The Class Society DNV has performed production surveys in enclosed spaces using drones since 2016, demonstrating cost savings and increased personnel safety. The project goal has been to develop and demonstrate an intelligent, autonomous drone for inspections of ships and offshore vessels. The main objective is to reduce the need to enter tanks and enable remote inspection. The vision is a drone that can fly by itself, track where it is, collect information about the condition of the tank, and spot defects like rust and cracks and also measure steel thickness. It is expected that drone-assisted remote inspection will reduce survey costs for the clients, improve the safety for surveyors, reduce environmental footprint, and improve inspection quality, and thus ship safety. Several drone?capabilities are required to enable visual close-up inspection and non-destructive testing in confined, GPS-denied, and poorly lit environments. The ADRASSO project, a collaborative effort between DNV, Scout Drone Inspection, NEO, Jotun, Idletechs and NTNU, has researched and developed semi-autonomous drone navigation functionalities, AI-based computer vision for automated detection of defects, hyperspectral imaging and associated software for fast analysis of ?big? hyperspectral data, to automatically assess the condition of the protective paint used in steel tanks, and their chemical composition. The computer vision system automatically detects cracks in images and videos. The software is based on Deep Learning. Thousands of images from DNV?s databases were collected and prepared to train the Deep Learning algorithm. The detection performance is satisfactory, but the AI makes mistakes, sometimes not seeing a crack and at other times falsely reporting a crack. Therefore, a video inspection tool has also been developed to assist the inspector to review and correct the mistakes made by the AI. Preparing the images for training the AI is labor-intensive. An image labelling tool was developed to reduce this effort. Also, a corrosion detector was developed in parallel in a DNV-internal project. A real-time crack detector was developed that runs onboard the drone on a Jetson TX2 GPU (Graphical Processing Unit). The hyperspectral analysis software detects and classifies the chemical composition of paintings with high accuracy, and it can be analyzed on the fly. Several other uses of hyperspectral imaging were investigated in the project, for example corrosion severity, detection of corrosion under paint, assessment of the condition or age of the paint, assessment of remaining zinc coating thickness on galvanized steel, and detecting and classifying contaminants on the tank surfaces, to assess how well it has been cleaned. These use cases are still under investigation and not concluded. Two designs of a small, light-weight hyperspectral camera were developed, targeting use cases that have different optical requirements. The inspection drone is tethered, providing both power and data communication, and has unlimited operation time, unlike battery-powered drones. It has a robust physical design, and is equipped with a strong light and a 4K camera. Using an on-board 3D laser scanner, it performs in-door navigation and has anti-collision systems. It knows its location and can map the tank; it keeps a stable position when navigation controls are released, and it is operated giving high-level commands rather than by joy-stick and provides a graphical user interface for easy operation. The drone was demonstrated to be able to be fitted with an ultrasonic thickness measurement sensor and perform thickness measurements of the steel. A cloud system was developed for capturing and visualizing the data in 3D, including the drone?s position inside the tank in real-time. This opens up for navigating the drone remotely, from outside the tank, so called BLOS (Beyond Visual Line of Sight). Two successful demonstrations onboard Floating Production, Storage and Offloading ships (FPSO) were carried out during the project. The ADRASSO project is currently continued in the NFR-funded project REDHUS which started in January 2021. REDHUS extends ADRASSO, making another stride towards truly remote inspection, i.e. no human entry in tanks. Additional anomalies are to be automatically detected, e.g. deformations, pitting, and leaking. Additional autonomous drone capabilities are to be developed to enable safe navigation in cargo tanks from outside the tank, BLOS. A micro-drone is to be developed for inspecting also ballast water tanks in double skin hulls. Inspection planning, execution, and reporting is to be more automated and based on 3D tools. Guidelines for automated drone-based inspections are to be developed in conjunction with new workflows and infrastructure for digital survey process. The commercial focus will be stronger since ADRASSO explored technical feasibility and demonstrated technical proof-of-concept.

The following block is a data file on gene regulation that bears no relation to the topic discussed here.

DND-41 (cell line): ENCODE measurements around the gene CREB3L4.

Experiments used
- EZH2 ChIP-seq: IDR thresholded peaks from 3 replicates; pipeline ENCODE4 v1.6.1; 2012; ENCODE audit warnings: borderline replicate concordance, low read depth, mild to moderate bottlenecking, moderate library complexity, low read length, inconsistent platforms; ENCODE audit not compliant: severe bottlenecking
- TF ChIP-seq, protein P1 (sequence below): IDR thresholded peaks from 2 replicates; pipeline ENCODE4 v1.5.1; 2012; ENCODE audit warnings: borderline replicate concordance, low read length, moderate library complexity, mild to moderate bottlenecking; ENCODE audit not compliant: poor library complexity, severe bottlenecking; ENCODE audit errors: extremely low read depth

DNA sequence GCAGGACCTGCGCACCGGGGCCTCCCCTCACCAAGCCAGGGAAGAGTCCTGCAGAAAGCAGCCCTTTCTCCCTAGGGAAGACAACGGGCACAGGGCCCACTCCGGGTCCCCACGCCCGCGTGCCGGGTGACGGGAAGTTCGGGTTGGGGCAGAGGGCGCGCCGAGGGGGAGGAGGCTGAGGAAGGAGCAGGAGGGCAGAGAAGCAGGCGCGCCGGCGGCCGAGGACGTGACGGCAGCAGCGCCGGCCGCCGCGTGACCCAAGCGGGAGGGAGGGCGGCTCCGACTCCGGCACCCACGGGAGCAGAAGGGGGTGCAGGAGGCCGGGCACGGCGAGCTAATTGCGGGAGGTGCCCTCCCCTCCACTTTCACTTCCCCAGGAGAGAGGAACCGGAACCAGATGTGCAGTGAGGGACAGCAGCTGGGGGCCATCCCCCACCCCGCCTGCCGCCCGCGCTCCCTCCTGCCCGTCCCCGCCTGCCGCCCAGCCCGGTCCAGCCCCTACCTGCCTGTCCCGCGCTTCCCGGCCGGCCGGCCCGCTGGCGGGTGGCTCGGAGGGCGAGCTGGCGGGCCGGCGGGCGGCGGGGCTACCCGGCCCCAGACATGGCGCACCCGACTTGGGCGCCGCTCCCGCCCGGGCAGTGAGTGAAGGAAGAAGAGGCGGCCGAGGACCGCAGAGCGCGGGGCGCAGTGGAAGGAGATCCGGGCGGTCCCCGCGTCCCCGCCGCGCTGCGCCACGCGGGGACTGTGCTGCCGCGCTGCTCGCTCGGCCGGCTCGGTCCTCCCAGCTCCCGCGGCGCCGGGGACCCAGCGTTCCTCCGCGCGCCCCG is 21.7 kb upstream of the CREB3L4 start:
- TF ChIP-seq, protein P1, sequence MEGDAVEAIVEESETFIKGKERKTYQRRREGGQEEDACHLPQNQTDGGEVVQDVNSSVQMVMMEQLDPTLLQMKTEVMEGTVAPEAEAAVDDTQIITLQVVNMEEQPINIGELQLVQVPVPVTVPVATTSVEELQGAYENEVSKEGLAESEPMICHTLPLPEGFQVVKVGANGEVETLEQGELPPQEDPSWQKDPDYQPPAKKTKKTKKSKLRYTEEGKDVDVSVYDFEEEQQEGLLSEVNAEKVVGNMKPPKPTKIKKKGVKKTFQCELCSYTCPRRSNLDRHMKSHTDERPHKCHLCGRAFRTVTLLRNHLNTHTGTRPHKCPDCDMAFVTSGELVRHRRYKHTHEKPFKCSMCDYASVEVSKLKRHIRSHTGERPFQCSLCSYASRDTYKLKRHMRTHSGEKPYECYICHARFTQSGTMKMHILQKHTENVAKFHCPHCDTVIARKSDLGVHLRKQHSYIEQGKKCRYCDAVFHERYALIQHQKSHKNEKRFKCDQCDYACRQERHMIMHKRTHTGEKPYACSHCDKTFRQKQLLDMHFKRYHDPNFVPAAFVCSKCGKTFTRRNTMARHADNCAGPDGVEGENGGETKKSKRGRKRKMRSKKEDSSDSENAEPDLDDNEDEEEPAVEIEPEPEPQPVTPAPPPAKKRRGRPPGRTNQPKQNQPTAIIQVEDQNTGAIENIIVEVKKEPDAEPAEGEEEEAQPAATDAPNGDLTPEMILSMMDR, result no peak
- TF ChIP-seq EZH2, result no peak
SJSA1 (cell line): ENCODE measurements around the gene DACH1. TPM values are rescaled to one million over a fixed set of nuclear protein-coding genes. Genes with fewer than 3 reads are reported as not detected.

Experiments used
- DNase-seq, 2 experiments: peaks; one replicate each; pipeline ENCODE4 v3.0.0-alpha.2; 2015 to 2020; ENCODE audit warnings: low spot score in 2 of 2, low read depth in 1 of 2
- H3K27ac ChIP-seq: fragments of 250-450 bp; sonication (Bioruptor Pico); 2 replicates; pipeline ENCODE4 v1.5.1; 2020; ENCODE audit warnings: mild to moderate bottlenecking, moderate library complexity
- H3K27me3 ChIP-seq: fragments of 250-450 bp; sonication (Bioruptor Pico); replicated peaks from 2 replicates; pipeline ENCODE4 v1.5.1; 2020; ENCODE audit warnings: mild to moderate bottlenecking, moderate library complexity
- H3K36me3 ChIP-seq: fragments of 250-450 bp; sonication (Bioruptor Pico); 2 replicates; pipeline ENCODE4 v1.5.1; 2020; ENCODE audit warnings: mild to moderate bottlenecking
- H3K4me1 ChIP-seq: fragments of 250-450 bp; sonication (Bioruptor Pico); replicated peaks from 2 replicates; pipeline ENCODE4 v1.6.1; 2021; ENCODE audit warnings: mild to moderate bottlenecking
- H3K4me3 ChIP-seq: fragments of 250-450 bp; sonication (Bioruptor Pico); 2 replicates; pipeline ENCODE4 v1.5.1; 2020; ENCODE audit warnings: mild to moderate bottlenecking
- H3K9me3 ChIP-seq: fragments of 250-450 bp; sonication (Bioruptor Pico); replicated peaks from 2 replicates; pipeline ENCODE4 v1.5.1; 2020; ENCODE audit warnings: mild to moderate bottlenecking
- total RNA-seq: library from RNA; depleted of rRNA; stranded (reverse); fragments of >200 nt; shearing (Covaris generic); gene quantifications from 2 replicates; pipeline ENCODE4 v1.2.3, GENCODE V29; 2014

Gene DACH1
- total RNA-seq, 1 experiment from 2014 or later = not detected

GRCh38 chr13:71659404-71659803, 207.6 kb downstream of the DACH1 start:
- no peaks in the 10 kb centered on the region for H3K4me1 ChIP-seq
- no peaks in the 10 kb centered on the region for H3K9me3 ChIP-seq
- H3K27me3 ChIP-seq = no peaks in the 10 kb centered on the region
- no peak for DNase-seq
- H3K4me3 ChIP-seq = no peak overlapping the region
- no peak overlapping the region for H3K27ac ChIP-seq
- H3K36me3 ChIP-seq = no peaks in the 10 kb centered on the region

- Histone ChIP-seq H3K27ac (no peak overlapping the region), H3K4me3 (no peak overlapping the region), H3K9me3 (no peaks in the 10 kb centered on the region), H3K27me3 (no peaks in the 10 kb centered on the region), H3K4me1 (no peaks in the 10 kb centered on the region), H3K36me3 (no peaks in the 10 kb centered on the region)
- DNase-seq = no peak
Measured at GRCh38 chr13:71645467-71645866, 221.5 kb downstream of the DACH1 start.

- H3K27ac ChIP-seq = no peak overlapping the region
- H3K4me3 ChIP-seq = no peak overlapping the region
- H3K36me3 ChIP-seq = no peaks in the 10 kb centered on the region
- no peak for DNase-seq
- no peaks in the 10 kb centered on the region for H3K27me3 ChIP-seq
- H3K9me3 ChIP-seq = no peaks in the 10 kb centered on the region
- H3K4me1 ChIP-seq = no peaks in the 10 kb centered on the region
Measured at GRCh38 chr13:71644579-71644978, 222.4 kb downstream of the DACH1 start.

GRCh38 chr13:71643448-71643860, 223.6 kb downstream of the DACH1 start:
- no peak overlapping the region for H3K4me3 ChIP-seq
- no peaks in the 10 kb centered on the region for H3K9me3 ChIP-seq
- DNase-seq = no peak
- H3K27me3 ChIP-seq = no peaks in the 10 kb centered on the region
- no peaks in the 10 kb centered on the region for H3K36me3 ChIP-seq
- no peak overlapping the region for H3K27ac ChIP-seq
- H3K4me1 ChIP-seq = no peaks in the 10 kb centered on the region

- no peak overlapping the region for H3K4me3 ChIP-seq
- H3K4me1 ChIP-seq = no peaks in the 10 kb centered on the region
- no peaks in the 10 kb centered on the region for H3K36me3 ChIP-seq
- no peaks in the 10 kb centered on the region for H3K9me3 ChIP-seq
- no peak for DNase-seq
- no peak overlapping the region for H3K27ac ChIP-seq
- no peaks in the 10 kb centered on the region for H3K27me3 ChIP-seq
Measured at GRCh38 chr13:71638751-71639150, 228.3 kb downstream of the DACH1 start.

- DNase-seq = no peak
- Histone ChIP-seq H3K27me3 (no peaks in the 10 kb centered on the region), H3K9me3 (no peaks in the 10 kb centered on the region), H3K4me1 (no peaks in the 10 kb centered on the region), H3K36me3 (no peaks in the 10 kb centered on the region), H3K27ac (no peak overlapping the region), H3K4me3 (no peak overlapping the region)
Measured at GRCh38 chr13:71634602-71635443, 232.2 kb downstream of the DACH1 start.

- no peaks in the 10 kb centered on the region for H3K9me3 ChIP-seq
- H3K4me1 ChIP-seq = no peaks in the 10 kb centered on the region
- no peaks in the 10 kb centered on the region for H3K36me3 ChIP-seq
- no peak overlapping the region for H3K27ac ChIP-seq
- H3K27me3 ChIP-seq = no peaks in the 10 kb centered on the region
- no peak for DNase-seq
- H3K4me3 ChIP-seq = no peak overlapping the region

DNV has demonstrated the technical feasibility of navigating intelligent drones in GPS-denied environments and detect cracks and corrosion. NEO has developed two optical designs of a compact, light-weight HSI camera suitable for a low-payload drone. Jotun has demonstrated that HSI can detect chemical binders in paints, and chemical changes over time. Idletechs has demonstrated how hyperspectral images can be analyzed in real time on a computational platform for drones. Developed new versions of their EMSC module. ScoutDI has developed a tethered drone for GPS-denied confined spaces, flying on position control for easy operation. It has unlimited flight time, robust data communication, and a cloud service. NTNU has demonstrated Proof-of-concept for identifying pinholes and binders with HSI. Integration of do-it-yourself hyperspectral imager with Scout drones; Developed approach for using Independent Component Analysis to identify spectral signatures in hyperspectral data.